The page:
The California Public Utilities Commission (CPUC) last week issued its annual assessment of the California Solar Initiative, a $2.2 billion effort to install 1,940 megawatts (MW) of solar capacity across the state by 2016. On balance, the commission’s findings are positive:
Three years into the state’s 10-year solar program, California is already 42 percent of the way towards its general market program goal in the territories of the investor-owned utilities. This figure includes both projects already installed and those currently holding reservations for incentives and in the process of being installed.
California has over 600 MW of solar connected to the electric grid at nearly 65,000 customer sites. Of the 598 MW of capacity installed in investor-owned utility territories, 342 MW were installed under the CSI Program at 31,000 sites, as well as 256 MW installed through other programs.
Demand is increasing. The CSI Program received a record of nearly 300 MW of new CSI project applications since January 2010 – more than any other six-month period since the start of the program.
The program had over 134 MW of new projects applying in April 2010, the highest month on record for new solar applications.
For every dollar spent on incentives by the state, there has been another $2.62 invested in solar technology in California from other sources.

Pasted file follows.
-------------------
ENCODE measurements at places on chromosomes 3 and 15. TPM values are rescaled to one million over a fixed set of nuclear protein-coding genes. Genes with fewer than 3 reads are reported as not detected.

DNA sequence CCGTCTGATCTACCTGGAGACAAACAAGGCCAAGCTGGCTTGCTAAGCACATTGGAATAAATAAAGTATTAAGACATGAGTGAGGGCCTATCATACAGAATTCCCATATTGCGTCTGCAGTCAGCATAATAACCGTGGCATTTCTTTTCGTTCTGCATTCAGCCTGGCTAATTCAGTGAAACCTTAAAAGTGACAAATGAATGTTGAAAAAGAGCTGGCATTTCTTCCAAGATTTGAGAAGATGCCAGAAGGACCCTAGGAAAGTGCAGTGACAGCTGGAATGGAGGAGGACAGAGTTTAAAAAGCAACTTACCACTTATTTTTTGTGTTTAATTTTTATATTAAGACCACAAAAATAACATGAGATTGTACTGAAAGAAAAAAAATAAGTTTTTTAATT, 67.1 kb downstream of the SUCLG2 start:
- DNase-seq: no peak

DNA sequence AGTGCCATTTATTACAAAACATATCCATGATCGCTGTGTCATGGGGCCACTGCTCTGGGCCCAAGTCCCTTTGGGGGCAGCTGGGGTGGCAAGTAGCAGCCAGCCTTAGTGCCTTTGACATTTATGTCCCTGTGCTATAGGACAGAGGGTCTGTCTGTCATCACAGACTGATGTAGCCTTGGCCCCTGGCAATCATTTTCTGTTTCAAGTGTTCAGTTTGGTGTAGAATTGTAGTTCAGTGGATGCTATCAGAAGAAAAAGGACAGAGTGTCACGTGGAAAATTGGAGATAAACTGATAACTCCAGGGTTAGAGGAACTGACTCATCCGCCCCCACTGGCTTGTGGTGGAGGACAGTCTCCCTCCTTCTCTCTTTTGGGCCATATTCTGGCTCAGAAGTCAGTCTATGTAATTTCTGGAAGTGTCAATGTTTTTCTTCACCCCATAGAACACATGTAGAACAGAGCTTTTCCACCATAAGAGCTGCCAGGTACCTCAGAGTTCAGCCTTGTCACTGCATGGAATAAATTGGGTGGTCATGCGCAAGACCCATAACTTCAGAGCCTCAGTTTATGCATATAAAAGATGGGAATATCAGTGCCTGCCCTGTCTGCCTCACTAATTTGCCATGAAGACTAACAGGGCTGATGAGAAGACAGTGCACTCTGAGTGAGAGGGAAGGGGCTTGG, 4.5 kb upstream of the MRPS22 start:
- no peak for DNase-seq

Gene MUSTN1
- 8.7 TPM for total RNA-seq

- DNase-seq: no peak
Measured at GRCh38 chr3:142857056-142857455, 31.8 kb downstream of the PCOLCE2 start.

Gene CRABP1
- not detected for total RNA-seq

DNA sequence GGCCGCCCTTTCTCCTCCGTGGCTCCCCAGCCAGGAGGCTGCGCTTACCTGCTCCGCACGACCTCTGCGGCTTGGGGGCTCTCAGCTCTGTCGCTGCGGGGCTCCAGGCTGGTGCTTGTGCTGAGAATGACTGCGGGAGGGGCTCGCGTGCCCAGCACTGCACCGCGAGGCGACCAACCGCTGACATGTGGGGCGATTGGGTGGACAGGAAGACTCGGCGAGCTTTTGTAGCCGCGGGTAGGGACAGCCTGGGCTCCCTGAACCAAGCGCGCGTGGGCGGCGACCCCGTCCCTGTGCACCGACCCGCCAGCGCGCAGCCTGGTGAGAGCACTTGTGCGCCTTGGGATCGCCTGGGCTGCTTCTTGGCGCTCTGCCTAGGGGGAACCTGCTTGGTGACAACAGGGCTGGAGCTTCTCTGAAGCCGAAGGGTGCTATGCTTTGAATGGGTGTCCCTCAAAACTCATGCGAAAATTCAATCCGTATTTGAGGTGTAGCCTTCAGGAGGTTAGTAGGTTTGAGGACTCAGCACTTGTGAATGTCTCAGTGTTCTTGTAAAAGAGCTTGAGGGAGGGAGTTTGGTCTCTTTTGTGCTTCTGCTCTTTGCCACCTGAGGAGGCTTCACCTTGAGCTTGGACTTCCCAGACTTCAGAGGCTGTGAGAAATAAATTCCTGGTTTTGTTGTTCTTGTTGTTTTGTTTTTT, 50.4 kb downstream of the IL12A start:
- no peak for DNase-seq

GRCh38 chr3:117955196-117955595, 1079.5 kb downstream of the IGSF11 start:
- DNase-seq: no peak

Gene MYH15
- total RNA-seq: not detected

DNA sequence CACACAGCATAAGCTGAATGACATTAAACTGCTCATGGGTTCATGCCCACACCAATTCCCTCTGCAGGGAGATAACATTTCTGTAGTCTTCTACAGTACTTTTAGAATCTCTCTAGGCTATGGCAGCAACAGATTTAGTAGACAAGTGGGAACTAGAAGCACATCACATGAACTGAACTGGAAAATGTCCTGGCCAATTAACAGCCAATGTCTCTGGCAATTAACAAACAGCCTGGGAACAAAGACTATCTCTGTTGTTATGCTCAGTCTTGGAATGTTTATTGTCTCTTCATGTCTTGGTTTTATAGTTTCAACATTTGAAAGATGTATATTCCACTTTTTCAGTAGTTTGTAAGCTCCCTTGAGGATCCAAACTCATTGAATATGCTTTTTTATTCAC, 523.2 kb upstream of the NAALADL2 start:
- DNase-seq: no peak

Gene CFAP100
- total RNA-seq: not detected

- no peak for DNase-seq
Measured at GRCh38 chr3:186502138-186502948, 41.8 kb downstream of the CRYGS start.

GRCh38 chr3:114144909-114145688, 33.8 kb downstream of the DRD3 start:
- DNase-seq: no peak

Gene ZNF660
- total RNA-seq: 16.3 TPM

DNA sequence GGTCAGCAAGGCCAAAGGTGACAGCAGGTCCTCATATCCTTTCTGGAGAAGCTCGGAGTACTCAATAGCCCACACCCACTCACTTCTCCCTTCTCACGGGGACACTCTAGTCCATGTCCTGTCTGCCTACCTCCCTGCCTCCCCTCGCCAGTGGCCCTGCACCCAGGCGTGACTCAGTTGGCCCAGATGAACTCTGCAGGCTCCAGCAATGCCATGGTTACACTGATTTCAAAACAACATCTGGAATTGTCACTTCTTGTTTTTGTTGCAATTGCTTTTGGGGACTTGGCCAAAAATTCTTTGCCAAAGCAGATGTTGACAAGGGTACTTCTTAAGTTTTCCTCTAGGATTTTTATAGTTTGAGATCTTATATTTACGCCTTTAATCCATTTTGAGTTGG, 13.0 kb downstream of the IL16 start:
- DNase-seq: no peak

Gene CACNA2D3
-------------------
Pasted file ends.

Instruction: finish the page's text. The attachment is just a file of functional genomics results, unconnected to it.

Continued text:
Program data shows a decline in the average cost of solar systems. The inflation adjusted cost trends show that prices have declined since January 2007 from $10.04/watt to $8.49/watt for systems under 10 kW.
The CSI Program has reduced incentive levels several times since 2007 in response to program demand. Incentives started at $2.50/watt across the state, and now they are as low as $0.65/watt.
While the number of California solar installations is growing at a decent rate, however, the state’s three biggest utilities may just miss their state-mandated renewable energy targets. By 2010, Pacific Gas & Electric Co. (PG&E), Southern California Edison (CSE) and San Diego Gas & Electric Co. (SDG&E) are supposed to source 20 percent of their retail electricity sales via renewable resources, like solar, wind and geothermal technologies. As the L.A. Times relays, the utilities are likely to end the year with a combined figure of 18 percent.